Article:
Fastest Way To Get Plugin Info

Jul 9, 2015 at 8:49 PM
Just wondering what the fastest way to iterate through plugins would be...

I need to get information, particularly whether the plugin is an effect, or an instrument.

Is there an approach that can just do a once over pass on the plugins without loading them up, or should I load each plugin up, gather then information in an XML file, and then dispose of all the plugins in order to create a repository of plugins?
Jul 9, 2015 at 11:22 PM
My approach is to run some heuristics to determine if I'm dealing with a 32 or 64 bit library, oddly detecting the architecture of a dll with 100% certainty is a difficult problem. After that I load the plugin and query it's properties. If loading fails then I consider it's not a valid plugin. The only reliable definition of an effect is a plugin that takes audio inputs. That includes instruments who behave as effects. I find the definition between the two to be largely semantic because they share the same structure and operate just the same. I wouldn't recommend disposing all the plugins at once because loading a library takes up quite a bit of memory. You should load one plugin at a time gather the info in a structure then immediately dispose of the plugin. If you're looking for high performance I'd recommend to keep that loop as tight as possible. After that you can serialize your structure to xml. I can't think of any reliable way to read metadata from a vst plugin dll without loading the dll. The metadata isn't sitting in the data section at a predefined offset. It's usually hardcoded inside the functions so the only way to get that information is to load the method table, locate the function and call it.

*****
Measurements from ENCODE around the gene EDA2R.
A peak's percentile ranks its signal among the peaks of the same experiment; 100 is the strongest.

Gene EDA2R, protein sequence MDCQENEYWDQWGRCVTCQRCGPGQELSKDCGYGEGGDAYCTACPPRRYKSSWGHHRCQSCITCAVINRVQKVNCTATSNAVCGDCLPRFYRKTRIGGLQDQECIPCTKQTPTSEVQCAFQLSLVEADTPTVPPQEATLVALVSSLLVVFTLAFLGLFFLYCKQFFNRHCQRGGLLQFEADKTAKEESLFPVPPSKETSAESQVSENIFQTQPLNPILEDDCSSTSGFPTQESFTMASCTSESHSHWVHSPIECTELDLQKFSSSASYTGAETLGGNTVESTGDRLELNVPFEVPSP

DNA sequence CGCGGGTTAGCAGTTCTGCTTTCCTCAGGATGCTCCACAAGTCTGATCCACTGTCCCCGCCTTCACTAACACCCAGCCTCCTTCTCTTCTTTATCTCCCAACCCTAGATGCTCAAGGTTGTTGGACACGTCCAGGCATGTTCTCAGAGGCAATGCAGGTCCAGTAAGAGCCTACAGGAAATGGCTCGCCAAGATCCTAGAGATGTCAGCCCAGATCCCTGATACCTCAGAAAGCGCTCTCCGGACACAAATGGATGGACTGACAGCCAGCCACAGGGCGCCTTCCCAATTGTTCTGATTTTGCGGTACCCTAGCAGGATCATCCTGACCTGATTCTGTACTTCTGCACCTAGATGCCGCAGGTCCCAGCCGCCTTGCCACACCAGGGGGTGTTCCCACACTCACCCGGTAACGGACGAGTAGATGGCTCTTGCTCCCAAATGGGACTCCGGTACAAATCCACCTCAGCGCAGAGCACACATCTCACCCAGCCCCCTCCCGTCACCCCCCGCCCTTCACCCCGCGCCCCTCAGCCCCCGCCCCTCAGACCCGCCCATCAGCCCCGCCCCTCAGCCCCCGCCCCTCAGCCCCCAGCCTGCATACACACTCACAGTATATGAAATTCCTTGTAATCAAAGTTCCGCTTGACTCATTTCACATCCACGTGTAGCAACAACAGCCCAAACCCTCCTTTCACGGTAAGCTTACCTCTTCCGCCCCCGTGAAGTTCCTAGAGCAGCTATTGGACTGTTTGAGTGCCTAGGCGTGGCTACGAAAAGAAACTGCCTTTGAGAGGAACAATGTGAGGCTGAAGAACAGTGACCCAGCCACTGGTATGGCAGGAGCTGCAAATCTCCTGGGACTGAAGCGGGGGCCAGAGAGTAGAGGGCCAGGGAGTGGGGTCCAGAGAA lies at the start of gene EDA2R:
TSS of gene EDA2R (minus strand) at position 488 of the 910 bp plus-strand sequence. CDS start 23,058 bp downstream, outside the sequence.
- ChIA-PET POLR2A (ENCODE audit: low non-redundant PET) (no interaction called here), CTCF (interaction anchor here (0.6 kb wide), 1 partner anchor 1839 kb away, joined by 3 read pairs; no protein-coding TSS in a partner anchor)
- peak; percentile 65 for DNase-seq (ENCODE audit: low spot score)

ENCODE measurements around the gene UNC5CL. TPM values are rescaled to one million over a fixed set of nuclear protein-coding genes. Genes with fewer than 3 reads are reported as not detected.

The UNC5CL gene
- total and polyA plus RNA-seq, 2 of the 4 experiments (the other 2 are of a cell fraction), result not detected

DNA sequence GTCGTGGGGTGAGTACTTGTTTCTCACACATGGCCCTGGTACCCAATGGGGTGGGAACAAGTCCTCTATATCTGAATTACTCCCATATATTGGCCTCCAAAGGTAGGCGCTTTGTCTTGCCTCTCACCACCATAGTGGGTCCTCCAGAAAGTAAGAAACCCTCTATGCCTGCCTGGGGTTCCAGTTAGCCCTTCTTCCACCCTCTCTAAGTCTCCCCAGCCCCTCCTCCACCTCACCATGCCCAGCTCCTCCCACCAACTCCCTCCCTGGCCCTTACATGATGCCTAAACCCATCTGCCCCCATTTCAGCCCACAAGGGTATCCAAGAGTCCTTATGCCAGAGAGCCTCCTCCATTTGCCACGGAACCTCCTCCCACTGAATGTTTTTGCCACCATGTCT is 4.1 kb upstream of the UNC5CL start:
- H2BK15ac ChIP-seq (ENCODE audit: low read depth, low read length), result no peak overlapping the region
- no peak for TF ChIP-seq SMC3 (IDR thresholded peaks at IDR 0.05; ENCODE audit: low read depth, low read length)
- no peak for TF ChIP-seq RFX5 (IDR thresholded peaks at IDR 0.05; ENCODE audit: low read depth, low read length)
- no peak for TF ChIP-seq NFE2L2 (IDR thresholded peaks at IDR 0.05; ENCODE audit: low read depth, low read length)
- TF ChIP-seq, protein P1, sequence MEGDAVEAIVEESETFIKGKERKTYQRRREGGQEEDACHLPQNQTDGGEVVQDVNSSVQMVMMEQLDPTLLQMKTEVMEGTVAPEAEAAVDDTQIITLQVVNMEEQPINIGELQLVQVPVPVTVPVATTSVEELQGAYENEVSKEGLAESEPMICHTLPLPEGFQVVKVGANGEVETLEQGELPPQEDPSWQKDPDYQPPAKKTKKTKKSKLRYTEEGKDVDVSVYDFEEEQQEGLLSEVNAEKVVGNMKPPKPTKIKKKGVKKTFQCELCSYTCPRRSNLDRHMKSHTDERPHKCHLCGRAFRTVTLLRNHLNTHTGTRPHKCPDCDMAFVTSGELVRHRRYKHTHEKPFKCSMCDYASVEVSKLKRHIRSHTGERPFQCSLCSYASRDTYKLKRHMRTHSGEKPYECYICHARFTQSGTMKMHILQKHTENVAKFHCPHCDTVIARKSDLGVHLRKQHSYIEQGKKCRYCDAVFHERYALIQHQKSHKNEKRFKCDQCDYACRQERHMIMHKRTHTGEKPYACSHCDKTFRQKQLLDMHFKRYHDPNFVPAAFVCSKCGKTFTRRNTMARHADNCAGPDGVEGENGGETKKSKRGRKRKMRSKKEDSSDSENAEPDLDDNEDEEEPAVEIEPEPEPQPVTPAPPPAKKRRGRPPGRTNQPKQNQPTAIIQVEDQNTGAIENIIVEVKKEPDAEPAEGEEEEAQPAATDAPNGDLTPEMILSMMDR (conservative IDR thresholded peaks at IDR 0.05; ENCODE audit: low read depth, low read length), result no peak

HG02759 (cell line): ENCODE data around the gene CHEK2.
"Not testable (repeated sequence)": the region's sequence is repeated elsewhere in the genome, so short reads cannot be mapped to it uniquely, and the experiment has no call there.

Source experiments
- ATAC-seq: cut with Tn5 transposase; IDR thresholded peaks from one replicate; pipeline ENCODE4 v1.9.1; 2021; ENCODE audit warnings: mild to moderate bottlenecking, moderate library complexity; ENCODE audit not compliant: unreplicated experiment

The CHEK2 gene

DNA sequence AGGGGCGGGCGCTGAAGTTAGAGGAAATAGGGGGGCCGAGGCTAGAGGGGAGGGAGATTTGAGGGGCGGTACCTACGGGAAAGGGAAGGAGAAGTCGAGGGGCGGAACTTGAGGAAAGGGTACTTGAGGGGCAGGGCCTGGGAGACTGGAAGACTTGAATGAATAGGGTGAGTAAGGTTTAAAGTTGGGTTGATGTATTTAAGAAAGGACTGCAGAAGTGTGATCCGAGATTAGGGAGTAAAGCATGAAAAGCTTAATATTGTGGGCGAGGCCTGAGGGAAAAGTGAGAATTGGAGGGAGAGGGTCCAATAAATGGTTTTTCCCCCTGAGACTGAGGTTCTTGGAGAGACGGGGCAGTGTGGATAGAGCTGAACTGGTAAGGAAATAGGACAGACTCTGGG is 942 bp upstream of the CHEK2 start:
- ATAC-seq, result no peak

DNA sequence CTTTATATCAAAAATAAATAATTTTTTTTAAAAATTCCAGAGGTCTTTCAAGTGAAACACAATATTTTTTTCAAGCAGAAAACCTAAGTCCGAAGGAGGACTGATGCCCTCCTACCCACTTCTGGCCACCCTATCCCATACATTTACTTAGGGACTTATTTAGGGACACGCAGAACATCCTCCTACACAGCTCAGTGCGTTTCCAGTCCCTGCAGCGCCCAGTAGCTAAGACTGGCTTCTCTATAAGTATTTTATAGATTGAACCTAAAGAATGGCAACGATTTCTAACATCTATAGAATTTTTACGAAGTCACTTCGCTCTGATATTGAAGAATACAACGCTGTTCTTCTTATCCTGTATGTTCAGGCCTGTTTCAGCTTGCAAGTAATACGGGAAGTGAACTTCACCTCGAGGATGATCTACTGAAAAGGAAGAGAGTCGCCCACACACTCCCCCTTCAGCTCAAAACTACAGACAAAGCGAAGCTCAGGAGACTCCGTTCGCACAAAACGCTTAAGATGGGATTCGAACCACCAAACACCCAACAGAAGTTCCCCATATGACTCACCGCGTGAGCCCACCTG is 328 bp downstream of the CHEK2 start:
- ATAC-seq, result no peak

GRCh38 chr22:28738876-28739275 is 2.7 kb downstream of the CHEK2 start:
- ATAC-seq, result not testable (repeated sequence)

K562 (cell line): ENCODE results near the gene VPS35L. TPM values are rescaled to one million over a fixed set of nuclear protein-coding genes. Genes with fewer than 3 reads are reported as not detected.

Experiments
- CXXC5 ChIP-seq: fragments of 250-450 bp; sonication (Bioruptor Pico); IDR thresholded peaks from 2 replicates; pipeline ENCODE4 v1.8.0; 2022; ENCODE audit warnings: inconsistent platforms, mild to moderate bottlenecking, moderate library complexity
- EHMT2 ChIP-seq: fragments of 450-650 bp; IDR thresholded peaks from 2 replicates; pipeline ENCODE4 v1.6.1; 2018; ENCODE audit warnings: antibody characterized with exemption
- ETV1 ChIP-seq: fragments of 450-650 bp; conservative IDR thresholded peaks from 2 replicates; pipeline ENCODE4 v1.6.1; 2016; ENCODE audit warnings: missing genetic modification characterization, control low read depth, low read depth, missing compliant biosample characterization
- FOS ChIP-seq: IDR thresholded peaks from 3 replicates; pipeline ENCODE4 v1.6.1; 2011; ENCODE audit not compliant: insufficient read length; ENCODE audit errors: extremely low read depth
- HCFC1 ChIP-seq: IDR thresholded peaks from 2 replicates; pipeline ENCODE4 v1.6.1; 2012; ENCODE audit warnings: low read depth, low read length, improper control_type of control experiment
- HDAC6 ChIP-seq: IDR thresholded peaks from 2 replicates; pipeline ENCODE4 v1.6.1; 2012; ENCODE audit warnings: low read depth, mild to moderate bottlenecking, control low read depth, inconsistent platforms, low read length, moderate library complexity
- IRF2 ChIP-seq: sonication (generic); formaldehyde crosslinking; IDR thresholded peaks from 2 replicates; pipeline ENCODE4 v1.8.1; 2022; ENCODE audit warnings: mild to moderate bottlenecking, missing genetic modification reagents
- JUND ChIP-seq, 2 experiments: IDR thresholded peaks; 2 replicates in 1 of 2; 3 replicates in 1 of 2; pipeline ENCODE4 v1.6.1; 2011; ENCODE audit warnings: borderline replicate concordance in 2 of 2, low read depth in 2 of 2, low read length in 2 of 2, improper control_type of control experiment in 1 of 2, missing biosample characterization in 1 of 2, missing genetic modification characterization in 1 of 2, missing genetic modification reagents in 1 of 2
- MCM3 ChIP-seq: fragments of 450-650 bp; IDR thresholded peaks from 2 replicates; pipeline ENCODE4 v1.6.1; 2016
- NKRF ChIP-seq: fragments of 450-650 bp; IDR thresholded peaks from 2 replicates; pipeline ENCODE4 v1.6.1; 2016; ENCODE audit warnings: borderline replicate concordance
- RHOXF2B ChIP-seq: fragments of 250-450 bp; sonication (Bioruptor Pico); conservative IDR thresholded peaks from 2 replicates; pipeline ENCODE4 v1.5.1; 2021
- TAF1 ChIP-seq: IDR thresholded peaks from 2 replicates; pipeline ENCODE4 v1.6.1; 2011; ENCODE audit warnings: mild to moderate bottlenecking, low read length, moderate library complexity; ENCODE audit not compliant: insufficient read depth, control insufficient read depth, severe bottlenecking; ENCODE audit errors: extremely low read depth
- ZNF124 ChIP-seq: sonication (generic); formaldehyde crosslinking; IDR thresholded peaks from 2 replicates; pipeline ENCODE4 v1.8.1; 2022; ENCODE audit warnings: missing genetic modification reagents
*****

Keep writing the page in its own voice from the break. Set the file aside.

Jul 9, 2015 at 11:42 PM
Edited Jul 9, 2015 at 11:42 PM
As a side note scanning the hard drive for plugins is likely to be the performance bottleneck in your scenario. Haven't tried Windows 10 but I'm inclined to believe their file system caching and indexing services are still lagging behind the competition and there's little you can do to speed up the directory file listing process.
Jul 9, 2015 at 11:53 PM
Edited Jul 9, 2015 at 11:54 PM
That hard drive scanning scenario got me thinking. I don't do that in my host because I think the process is very slow, innefective and buggy. If I were to implement it, I would first spawn it in a separate process because scanning many unknown dll has a big chance of crashing your main application process. I'd put more heuristics to eliminate common vendors dll by checking the library manifest metadata first. Some quick research should identify big offenders like microsoft, oracle, adobe etc.. There's more techniques that could be applied to determine if a dll is unlikely to be a vst plugin.
Jul 11, 2015 at 12:13 AM
Thanks Yury!

This is all excellent advice. I think you've answered my fundamental problem.

Of course, the user experience should be fast and bug free, so I think the only way is to build a database of plugins in 1 painful step, and then only use valid plugins from that database afterwards. I will start coding!
Jul 11, 2015 at 1:28 AM
I think you might have the problem backward.

First you need to identify which drive to target, local, network, share, cd-rom, floppy. After that ignore windows directory using proper API and scan for architecture if running on a 64 bit machine and ignore common vendor manifest. Only after that I'd go for scanning the plugin.
public static bool GetPluginInfo(String pluginPath, out String pluginName, out String company, out String category, out int audioInputCount)